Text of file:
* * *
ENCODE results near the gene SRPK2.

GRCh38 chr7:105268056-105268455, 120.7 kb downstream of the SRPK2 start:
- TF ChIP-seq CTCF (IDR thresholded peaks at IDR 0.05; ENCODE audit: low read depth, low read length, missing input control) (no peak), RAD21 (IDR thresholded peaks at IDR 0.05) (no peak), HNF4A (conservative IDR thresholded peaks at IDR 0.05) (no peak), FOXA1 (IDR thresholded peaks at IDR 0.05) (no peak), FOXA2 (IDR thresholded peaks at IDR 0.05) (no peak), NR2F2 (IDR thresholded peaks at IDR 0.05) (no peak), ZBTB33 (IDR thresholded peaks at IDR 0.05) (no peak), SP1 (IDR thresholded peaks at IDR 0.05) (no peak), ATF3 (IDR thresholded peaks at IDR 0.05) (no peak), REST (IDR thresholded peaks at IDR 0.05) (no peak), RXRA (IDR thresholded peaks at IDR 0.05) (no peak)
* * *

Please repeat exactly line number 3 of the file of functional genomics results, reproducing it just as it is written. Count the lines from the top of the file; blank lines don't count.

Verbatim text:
- TF ChIP-seq CTCF (IDR thresholded peaks at IDR 0.05; ENCODE audit: low read depth, low read length, missing input control) (no peak), RAD21 (IDR thresholded peaks at IDR 0.05) (no peak), HNF4A (conservative IDR thresholded peaks at IDR 0.05) (no peak), FOXA1 (IDR thresholded peaks at IDR 0.05) (no peak), FOXA2 (IDR thresholded peaks at IDR 0.05) (no peak), NR2F2 (IDR thresholded peaks at IDR 0.05) (no peak), ZBTB33 (IDR thresholded peaks at IDR 0.05) (no peak), SP1 (IDR thresholded peaks at IDR 0.05) (no peak), ATF3 (IDR thresholded peaks at IDR 0.05) (no peak), REST (IDR thresholded peaks at IDR 0.05) (no peak), RXRA (IDR thresholded peaks at IDR 0.05) (no peak)